BY SHANNON PEASE
Special to The Miami Herald
In pushing through the adversity of everyday life, Alan T. Brown wants to call attention to himself and more than a million others who live with spinal cord injuries.
His aim is to raise awareness of the prevalence of the condition and, ultimately, foster health reform.
His life changed forever on Jan. 2, 1988, when a simple act of floating in the surf in Martinique took a horrible turn. The undertow flipped the then-20-year-old over, smashing his head into the hard sand and leaving him paralyzed.
''Your life changes in one second,'' said Brown, now 42 and a quadriplegic confined to a wheelchair.
''Your life changes the second you break your neck,'' said Brown, a Hollywood resident. ``And there is no road map.''
Since then, each day has been a new challenge for Brown, who is now married and has two sons. Medically, he has undergone six surgeries and has had nine screws and six plates inserted to fuse his head to his neck.
Financially, the cost of wheelchairs, healthcare and adapters for automobiles and other needs can be devastating.
''People don't realize, I don't wake up to an alarm clock every day. I wake up to a nurse,'' Brown said, adding that visiting-nurse expenses are not reimbursed by his private insurance policy, and are paid out of pocket.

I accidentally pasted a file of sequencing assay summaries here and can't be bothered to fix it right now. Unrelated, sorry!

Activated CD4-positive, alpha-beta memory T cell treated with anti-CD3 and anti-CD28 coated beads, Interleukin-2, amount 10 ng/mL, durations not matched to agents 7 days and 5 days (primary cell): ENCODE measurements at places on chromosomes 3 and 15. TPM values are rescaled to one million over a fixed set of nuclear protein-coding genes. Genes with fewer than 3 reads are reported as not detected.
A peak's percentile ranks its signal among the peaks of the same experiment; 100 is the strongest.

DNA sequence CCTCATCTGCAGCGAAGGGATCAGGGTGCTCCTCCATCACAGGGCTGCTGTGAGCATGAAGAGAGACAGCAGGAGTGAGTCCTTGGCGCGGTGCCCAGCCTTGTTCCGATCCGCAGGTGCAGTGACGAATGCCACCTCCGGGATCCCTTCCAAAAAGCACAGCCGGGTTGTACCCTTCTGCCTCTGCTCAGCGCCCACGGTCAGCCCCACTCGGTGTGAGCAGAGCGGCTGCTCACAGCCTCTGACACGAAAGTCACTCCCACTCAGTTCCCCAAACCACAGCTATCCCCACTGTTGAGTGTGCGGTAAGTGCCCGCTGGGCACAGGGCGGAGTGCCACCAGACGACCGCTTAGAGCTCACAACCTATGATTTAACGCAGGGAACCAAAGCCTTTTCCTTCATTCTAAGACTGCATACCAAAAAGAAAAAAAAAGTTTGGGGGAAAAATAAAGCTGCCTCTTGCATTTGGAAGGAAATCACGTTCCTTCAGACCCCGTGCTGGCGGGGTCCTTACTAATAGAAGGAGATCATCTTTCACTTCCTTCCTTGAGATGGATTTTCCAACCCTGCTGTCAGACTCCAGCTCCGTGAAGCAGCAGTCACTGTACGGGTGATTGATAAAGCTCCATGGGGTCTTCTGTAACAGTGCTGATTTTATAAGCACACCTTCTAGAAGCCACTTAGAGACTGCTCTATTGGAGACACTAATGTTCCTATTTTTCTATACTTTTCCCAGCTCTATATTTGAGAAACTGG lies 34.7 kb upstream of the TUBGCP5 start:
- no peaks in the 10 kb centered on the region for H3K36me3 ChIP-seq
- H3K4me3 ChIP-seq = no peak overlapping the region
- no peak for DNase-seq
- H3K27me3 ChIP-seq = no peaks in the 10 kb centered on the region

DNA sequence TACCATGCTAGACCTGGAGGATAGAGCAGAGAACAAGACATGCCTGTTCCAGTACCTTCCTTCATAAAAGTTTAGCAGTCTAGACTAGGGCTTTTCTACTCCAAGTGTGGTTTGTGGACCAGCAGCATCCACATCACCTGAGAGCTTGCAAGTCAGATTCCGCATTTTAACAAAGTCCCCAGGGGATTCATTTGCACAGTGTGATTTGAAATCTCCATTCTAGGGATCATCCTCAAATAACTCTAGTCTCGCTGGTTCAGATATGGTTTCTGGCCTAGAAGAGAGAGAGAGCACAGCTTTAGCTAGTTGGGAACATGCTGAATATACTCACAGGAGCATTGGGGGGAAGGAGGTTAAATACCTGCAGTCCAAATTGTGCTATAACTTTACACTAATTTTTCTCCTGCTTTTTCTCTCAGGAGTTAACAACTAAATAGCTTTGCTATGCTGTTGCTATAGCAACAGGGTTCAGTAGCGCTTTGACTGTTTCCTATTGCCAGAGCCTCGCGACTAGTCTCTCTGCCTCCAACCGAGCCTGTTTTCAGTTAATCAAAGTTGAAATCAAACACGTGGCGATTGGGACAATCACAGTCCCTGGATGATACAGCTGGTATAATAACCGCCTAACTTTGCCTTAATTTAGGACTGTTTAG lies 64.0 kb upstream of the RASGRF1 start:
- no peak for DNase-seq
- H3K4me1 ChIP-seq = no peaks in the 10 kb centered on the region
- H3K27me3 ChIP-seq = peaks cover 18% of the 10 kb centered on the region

According to a recent study initiated by the Christopher & Dana Reeve Foundation, about 1.3 Americans live with spinal cord injuries, a number five times higher than earlier estimated.
The study also found that six million people live with some sort of paralysis, which includes conditions such as stroke, cerebral palsy and multiple sclerosis.
''You are talking about a large population that was under-noticed,'' said Brown who stays active by working out at a gym and scuba diving.
His plan is to increase awareness and spur better funding for services and medical equipment necessary for everyday life. Brown said his insurance reimbursement for such necessities has decreased considerably over the years.
''I plan on doing whatever I have to do to let people know what we are going through and we need to get some help,'' Brown said. He said that includes a lack of insurance, services and community awareness.
Brown, who owns PrimeTime Public Relations & Marketing in Hollywood, has made frequent treks to Washington, D.C., where he has given a speech at a Christopher & Dana Reeve Foundation event, attended media programs to discuss issues, and visited amputee veterans at the Walter Reed Army Medical Center.
He has launched the Alan T. Brown Foundation to Cure Paralysis, originally to find a cure, but now he said he has changed direction to focus on quality of life.
''It's getting harder and harder to live. I know the economy is bad, but this isn't the economy, this is our life,'' Brown said. ``We need to start coming together and organizing to get people to make a difference.''